PACIFICA INC, owned by the International Association of Machinists & Aerospace Workers, has won a contract to assemble five Talgo Pendular trainsets in the state of Washington. Three will be used in the Pacific Northwest rail corridor; two are being purchased by Washington and one by Amtrak at $10m each.Gustavo Gonzalez, Executive Vice-President & CEO of Talgo Inc, the US subsidiary of Patentes Talgo SA of Spain,says the company has decided to build two speculative extra sets and market them elsewhere in the USA. Washington’s Secretary of Transportation Sid Morrison called the initiative ’not only a commitment to the future of passenger rail in the US, but also a valuable investment in the local economy.’The first three sets are due to enter service between Eugene, Portland, Seattle and Vancouver during the summer of 1998, under the brand name Cascades, replacing two Talgos currently leased by Washington. However the Portland – Eugene leg will end on June 30 this year unless funding is extended by the Oregon legislature.Amtrak West President Gil Mallery says ’the Cascade service will look and feel like no other passenger train service currently offered in the USA.’ The 12-car trains will have a custom designed green and white livery, and will be hauled by matching new F59PH diesel locos.The interior decor will also be distinctive. Each set will have 206 reserved Coach Class seats arranged 2+2, plus 45 Custom Class seats laid out as 2+1; wheelchair accessibility will be provided in both classes. On-train amenities include public telephones, video and audio programmes, electric power for computers and reclining seats with footrests. Custom Class will offer greater legroom, complimentary beverages, newspapers and access to Amtrak’s first-class lounge in Portland. There will be a bistro car serving light snacks and beverages, a 30-seat dining car offering fresh, local foods and a baggage car with bicycle racks. A service car will supply electrical power. o
RYAN Farias was returned as president of the Rupununi Football Association (RFA) when the Annual General Meeting (AGM) was held on Saturday, November 30, at the St Ignatius Secondary School.The full executive reads: Ryan Farias (President), Curtis Buckley (First Vice President), Nobert Williams (Second Vice President), John Abraham Third Vice President), John Adams (Fourth Vice President), Troy Benjamin (Secretary), Deborah Allicock (Treasurer), Amanda Campion (Assistant Secretary/Treasurer).The Committee Members are Joshua Fredericks, Colin Henry, Errol McGarrell, Leroy Johnson, Sean Curtright, Viviane George and Roy Andrews.Clubs present were Paiwomak Warriors, Sun Parakeets, Tabatinga, Rising Stars, Gladiators, Guyana Rush Saints, Terminators, Strikers, Snipers, Titans United, Shiriri and Far East United Sports Club.Four new clubs were admitted fully to the RFA namely, Moco Moco FC, Spartans FC, Rewa Sports Club and Potarnau Sky Kings FC.Commenting on his re-election to serve his second term as president, Farias expressed thanks to the clubs for reposing confidence in him to lead the body for the next two years, whilst outlining his plans.“The focus for this new executive for the next two years would be one, to have qualified coaches for all our clubs, to have more referees qualified, to have three to four male players in the national team who will be representing Guyana at the 2026 FIFA World Cup bid and to be able to compete at any tournament level among the other Regional Members Associations.”Farias also noted that it is very challenging to travel around so they are also going to pursue the idea of a vehicle to help address this issue with the assistance of the Guyana Football Federation (GFF).Performing duties as the Returning Officer was Mr James La Rose on behalf of the GFF.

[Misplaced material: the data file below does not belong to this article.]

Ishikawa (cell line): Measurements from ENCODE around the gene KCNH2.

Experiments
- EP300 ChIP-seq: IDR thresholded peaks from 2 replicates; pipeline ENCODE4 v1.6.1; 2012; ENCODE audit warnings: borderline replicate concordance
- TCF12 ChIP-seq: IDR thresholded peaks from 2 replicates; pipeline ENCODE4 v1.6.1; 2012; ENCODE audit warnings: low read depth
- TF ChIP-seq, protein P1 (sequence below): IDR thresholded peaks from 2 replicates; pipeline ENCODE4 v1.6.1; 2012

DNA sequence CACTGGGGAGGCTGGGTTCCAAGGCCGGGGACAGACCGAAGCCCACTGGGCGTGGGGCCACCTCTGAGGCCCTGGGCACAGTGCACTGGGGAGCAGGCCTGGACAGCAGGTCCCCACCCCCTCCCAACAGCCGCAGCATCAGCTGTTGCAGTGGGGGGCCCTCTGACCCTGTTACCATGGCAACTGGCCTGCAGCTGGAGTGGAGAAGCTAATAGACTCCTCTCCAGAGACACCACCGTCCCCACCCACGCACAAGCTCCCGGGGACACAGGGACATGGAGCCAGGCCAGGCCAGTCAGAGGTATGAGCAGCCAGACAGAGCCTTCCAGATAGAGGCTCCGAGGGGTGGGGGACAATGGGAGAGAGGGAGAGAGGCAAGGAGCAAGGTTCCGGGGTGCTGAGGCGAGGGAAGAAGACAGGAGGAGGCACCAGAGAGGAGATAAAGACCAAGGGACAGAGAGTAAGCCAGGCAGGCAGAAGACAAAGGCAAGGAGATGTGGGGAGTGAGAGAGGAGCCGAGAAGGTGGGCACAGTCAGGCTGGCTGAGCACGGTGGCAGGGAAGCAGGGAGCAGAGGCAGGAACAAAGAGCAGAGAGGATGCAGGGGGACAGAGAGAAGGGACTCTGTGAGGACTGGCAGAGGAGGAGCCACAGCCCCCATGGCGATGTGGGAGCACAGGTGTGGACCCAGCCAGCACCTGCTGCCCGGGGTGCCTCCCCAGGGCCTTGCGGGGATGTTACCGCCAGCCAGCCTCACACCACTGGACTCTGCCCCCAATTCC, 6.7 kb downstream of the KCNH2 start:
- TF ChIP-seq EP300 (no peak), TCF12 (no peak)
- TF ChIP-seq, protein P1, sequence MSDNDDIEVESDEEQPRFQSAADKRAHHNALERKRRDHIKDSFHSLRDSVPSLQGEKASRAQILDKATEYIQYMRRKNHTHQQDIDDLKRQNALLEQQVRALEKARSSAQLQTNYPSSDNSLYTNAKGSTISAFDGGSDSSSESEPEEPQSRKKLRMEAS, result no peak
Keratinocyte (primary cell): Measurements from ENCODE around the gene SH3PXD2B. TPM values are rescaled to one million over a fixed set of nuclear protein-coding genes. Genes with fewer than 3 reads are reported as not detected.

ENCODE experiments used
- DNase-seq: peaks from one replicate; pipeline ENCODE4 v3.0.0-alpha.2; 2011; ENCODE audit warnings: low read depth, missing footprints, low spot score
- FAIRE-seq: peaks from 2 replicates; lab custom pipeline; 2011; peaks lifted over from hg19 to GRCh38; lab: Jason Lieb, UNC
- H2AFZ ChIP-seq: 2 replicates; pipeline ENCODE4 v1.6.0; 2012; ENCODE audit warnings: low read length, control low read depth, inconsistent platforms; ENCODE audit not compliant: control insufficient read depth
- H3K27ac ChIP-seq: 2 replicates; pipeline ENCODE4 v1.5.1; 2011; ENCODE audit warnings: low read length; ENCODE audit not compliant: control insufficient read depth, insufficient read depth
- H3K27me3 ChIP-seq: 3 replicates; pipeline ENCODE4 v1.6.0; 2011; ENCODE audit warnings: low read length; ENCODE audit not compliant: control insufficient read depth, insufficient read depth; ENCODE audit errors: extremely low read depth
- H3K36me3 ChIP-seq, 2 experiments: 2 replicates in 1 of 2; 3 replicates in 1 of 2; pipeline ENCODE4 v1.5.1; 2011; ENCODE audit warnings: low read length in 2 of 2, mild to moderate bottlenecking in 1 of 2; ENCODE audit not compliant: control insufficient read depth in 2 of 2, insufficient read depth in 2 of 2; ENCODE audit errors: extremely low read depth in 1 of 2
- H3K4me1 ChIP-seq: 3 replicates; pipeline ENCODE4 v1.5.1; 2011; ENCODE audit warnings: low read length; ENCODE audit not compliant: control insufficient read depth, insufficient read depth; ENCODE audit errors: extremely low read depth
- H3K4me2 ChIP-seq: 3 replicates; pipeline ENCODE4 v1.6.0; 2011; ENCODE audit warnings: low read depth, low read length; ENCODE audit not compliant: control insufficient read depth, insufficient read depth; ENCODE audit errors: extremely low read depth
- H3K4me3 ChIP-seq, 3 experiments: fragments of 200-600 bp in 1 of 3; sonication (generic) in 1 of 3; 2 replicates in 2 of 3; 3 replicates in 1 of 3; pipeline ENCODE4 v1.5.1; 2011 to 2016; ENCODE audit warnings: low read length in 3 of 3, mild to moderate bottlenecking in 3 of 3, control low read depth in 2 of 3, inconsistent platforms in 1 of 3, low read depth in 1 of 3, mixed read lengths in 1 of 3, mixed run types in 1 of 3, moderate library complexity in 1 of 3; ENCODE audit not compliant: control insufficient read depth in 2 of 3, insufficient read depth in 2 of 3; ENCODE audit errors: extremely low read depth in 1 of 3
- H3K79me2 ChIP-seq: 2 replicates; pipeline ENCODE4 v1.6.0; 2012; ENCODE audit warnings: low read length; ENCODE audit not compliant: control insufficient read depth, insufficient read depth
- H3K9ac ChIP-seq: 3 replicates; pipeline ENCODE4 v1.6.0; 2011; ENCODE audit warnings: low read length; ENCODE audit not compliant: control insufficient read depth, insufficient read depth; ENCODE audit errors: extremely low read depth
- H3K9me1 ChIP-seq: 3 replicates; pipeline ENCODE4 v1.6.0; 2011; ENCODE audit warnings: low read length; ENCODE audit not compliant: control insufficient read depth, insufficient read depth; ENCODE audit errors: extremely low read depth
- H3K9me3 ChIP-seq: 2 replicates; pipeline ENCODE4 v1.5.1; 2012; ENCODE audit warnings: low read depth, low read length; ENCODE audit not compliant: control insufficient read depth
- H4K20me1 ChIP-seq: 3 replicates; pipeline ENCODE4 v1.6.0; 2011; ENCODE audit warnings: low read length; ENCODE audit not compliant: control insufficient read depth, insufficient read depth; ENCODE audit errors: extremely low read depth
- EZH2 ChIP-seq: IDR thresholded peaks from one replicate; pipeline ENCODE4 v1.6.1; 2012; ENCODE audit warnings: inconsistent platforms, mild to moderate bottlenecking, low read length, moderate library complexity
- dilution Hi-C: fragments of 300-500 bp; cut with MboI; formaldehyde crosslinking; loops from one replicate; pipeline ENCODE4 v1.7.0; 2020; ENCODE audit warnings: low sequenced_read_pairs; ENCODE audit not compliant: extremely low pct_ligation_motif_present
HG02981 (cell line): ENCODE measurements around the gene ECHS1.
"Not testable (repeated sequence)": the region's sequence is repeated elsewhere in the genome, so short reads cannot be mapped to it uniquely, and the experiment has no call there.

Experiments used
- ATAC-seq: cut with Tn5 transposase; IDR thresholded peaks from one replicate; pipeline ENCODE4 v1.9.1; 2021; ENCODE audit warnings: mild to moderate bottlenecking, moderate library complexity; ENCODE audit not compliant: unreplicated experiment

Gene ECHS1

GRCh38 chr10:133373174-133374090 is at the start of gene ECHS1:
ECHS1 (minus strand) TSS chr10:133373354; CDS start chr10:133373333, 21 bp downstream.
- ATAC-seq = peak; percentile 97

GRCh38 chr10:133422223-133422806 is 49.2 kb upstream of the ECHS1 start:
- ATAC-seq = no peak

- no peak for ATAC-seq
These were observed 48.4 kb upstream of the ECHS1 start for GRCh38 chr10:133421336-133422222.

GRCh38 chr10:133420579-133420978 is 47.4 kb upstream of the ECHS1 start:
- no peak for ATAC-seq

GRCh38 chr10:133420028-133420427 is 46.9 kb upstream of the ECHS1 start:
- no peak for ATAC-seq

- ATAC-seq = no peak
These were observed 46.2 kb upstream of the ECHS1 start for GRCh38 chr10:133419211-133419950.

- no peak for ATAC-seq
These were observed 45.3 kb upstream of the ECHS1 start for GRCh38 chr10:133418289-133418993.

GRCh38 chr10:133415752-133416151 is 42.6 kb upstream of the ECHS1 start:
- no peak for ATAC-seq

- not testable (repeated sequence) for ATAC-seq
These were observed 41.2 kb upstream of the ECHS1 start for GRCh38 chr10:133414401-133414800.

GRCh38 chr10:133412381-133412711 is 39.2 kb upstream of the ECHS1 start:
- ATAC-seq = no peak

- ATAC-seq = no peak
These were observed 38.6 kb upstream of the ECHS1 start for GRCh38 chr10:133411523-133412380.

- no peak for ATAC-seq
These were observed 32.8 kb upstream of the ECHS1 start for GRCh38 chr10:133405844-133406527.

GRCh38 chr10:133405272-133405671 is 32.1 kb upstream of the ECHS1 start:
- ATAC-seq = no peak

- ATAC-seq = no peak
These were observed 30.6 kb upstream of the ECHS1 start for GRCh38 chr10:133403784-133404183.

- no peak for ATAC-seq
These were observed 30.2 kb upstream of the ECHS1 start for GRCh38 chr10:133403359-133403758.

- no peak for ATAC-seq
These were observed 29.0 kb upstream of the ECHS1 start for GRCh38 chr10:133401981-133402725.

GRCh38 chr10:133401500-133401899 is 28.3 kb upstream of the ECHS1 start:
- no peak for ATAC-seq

With a heartbreaking loss to No. 11 Illinois, the men’s tennis team opened its Big Ten season just barely missing out on a 1-0 record.In a 4-3 decision, the Badgers had their fair share of ups and downs. Wisconsin had a strong showing in the doubles, ultimately winning the doubles point. Head coach Greg Van Emburgh switched up the doubles teams again for the last couple of matches, pairing up senior Moritz Baumann and junior Marek Michalicka, reincarnating the No. 11 doubles team.“I think we’ve been looking at the right time to be able to put them back together and today seemed like the right time,” Van Emburgh said. “I think they’re ready to commit to playing with each other again. It wasn’t like they got in an argument or anything, but just felt like they lost a little bit of their mojo and now they seem to have gotten it back.”Although they gave up the first game point to the Fighting Illini’s No. 68 doubles team of senior Marek Czerwinski and freshmen Stephen Hoh, Baumann and Michalicka sealed their first game point with an ace leading to the eventual win.Michalicka noted his excitement at being paired up again with Baumann.“I’m happy that we’re back together and especially that we won the match. It’s always up to coach, who he wants to play, and it’s just like back to our old teams as when we started the season. It worked, so hopefully we’ll play next time together.”With momentum on their side, the Badgers hoped for the best in the singles games, but were just unable to finish strong.As four of the singles matches went into the third set, only sophomore Patrick Pohlmann was able to walk away with a win.In three of those three-set matches the Badgers won the first set, still possessing momentum and forcing the Illini to fight from behind.For Pohlmann, the other losses came down to confidence.“We lost three out of our four three-set matches and in tennis it’s all about confidence. You’ve got to close out the matches by showing more confidence to our opponents, maybe overplay it and don’t show that we can get weak at different situations. It’s more about acting on the court and trying to show the opponent that you’re the better player,” he said.Van Emburgh simply seemed at a loss for words as to why they were unable to close out the matches.“Not only did we have all the momentum out of doubles, we won the first at one, the first at two, the first at three and the first at six, so I don’t know what else you could want to try and win a tennis match.”Despite the struggles, Michalicka boasted a perfect day, with a win in doubles and a win in singles pushing him to a perfect 11-0 singles record.For Michalicka the record is not what is important; rather the confidence that comes from having such a strong record allows him to take more risks.“When you go into a match you just try and focus and try to think about the match; what’s going to happen, how he’s going to play, what you have to do to win the match,” Michalicka said. “I mean when you are 11-0 of course you’re more confident on the court. Sometimes you go for some shots you would not go for usually. When you just feel good about it, you just take the risk. If you are winning, usually you just take it and it’s the right shot.”While confidence is certainly a driving factor for the players, it doesn’t go unnoticed.Van Emburgh noted that it was Michalicka’s determination and his confidence that helped him to earn the No. 25 ranking nationally.“He’s just such a competitor. When he puts it out there on the court, you know. Dennis Nevolo hasn’t lost a lot of tennis matches — he’s a top player who’s No.1 junior in the country coming out of juniors — and [Michalicka] goes out there and basically just takes it to him from the start; takes care of business, plays with a lot of intensity, is very vocal and he just worked him. He got up 5-2 in the second, Nevolo came back, put his best tennis on the line and [Michalicka] didn’t blink an eye, went back to work, was confident in what he could accomplish and took care of the match.”